Dylan Groenewegen wins consecutive Tour de France stages; cobblestones next
AMIENS, France (AP) — Dylan Groenewegen has turned the sprinting battle at the Tour de France into a three-man race.
The 25-year-old Dutch rider won his second consecutive stage on Saturday, joining world champion Peter Sagan and Tour newcomer Fernando Gaviria as two-stage winners at this edition of the world’s leading cycling race.
Groenewegen entered the final meters of Stage 8 behind Andre Greipel, Gaviria and Sagan, but the Team LottoNL-Jumbo rider timed his last surge perfectly, swinging around his hard-charging opponents to cross first.
“It was a hectic (finish), but that’s every day in the Tour,” Groenewegen said. “I am very happy with my team. The last two days have been very good with two wins.”
Greipel and Gaviria crossed next, but their results were disqualified after they dangerously jockeyed for position in the final meters, though they both keep their times.
All of the contenders for the final podium in Paris on July 29 finished in the same time.
Olympic road race champion Greg Van Avermaet, who is riding in support of BMC leader Richie Porte, kept the overall lead for a fifth consecutive day Saturday.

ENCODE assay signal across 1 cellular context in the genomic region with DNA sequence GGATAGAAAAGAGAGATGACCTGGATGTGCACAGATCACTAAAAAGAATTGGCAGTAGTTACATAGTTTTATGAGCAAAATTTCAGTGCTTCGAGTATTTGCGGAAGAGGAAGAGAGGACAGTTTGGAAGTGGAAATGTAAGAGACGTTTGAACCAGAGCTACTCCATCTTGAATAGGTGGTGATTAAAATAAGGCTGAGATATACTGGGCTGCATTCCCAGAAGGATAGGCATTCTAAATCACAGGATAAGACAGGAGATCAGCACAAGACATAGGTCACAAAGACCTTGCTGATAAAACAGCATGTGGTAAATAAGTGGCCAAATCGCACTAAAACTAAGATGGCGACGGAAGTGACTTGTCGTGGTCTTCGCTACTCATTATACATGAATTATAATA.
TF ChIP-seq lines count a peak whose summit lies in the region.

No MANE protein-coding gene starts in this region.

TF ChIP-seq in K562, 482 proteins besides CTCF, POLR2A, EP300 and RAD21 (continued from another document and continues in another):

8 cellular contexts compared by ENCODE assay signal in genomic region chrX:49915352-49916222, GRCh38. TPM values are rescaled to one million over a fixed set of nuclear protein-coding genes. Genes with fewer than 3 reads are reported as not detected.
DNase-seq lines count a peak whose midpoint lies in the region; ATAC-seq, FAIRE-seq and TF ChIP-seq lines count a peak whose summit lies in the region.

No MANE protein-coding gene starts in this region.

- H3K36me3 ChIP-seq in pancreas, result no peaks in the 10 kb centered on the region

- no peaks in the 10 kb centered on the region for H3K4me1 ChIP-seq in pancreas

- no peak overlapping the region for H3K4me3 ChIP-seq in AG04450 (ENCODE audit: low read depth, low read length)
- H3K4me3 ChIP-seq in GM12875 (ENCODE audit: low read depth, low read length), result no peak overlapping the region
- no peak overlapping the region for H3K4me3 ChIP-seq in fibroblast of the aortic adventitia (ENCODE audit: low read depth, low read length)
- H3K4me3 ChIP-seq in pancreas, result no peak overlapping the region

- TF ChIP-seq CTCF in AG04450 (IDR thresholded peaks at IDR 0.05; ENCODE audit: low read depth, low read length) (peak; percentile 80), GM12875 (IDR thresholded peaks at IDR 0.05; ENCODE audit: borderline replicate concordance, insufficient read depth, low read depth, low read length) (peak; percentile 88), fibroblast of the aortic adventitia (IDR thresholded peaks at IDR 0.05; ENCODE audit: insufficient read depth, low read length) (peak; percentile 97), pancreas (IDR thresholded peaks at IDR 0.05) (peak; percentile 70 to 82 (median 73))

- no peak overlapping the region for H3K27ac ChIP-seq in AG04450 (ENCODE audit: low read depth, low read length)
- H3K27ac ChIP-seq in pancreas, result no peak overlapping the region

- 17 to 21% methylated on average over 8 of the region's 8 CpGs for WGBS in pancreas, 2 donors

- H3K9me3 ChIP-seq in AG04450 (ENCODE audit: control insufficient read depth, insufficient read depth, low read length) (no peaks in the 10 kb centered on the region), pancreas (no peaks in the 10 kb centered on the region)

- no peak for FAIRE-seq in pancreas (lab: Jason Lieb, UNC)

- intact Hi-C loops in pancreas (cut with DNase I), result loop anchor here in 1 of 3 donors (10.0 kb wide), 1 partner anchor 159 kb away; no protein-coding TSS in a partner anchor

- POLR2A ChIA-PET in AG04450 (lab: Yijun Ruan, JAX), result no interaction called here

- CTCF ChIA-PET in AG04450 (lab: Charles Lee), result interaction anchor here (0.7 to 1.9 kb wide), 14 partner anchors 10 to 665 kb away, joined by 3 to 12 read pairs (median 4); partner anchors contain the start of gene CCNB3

Van Avermaet picked up a one-second bonus overall during an intermediate bonus sprint at 20km from the finish. That increased his lead over Froome’s teammate Geraint Thomas in second to 7 seconds and his own BMC teammate Tejay Van Garderen to 9 seconds.
The only incident to interrupt the leg was a pile-up with just under 20km to go. UAE Emirates leader Dan Martin, the winner of Stage 6, bloodied his left elbow and tore the back of his shirt. Martin, sixth at last year’s Tour, and 11 other riders couldn’t reconnect, and Martin lost more than a minute, falling from 21st to 31st place at 2:47 behind.
Every cyclist at the Tour de France, from title favorite Chris Froome to the lowliest support rider, has Sunday circled on their calendar.
Riders will try to stay upright as they bump and bounce their way over 15 cobbled paths scattered along 22 kilometers of the 156.5-kilometer course of Stage 9 from Arras to Roubaix, near the Belgian border.
For four-time champion Froome and most of other title contenders, the ride over the cobbles is about surviving. The top riders who fight for every second on normal roads usually prefer losing time to risking a fall that could knock them out of contention.
As Movistar veteran Alejandro Valverde puts it, “You can’t win the Tour on the cobbles, but you sure can lose it.”
There is one exception to the extreme caution usually shown by the team leaders.
Vincenzo Nibali, the last rider other than Froome to win the Tour, took a huge step to securing his 2014 title when he skillfully traversed the slick cobbles to extend his overall lead.
Valverde and Alberto Contador were both slowed by crashes and finished more than two minutes behind the Italian, as did Americans van Garderen and Andrew Talansky. Froome had to withdraw from that fifth stage when he fell early before the course had reached the cobbles.
Froome did manage to make it through the cobbles in 2015 en route to winning his second Tour.
“I’m not scared,” Froome said.
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